WASHINGTON--Contrary to the impression that may have been left from a Time Magazine report, the White House said Monday that President Obama has not stopped his search for a new church. The Obama family quit Chicago's Trinity United Church of Christ during the presidential campaign because of the controversies surrounding the former pastor, the Rev. Jeremiah Wright.
Gibbs was asked at the briefing, "Is the Time magazine report correct, that the president has told his staff that he intends to not search for a church in Washington but he will worship at Camp David instead?
Gibbs' answer used the word formal many times--a wiggle word, perhaps.
He replied, "No. He's -- there have been no formal decisions about joining a church. I think I've mentioned in here, in the past couple of weeks, that when he goes to Camp David, he has attended services at the chapel there. He enjoys the pastor there.
"They're not formally joining that church. And there have been no formal decisions on joining a church in this area. I will say, I think, one aspect of the article that is true, as I mentioned here in that same discussion, was the concern that the president continues to have, about the disruptive nature of his presence on any particular Sunday, in some churches around the area.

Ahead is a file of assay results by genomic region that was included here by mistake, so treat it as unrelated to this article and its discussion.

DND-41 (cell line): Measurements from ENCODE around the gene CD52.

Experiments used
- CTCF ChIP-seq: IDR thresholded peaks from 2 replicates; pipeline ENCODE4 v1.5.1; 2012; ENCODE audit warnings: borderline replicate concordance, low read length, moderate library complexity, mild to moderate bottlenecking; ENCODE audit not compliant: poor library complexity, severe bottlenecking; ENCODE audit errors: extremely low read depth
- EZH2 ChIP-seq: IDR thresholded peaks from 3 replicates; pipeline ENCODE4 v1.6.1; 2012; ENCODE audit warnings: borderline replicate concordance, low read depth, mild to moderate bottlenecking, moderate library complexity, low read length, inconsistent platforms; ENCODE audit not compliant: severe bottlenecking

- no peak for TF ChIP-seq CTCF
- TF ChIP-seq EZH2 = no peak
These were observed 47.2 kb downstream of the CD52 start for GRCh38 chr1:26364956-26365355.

"I think that was discussed in the article. And I know he's -- I think obviously he shares the strong belief that there's a very personal nature to one's spirituality. And for it to be -- for his presence to be disruptive, I think, he believes that takes away from the experience that others might get and certainly doesn't want to do that."
Question: So for a while, he's not going to be searching for --
Said Gibbs, "Well, no. I think they'll continue to look for a formal church home. I think when he's at Camp David, he'll continue to go to the chapel there. He has told us that he greatly enjoys that."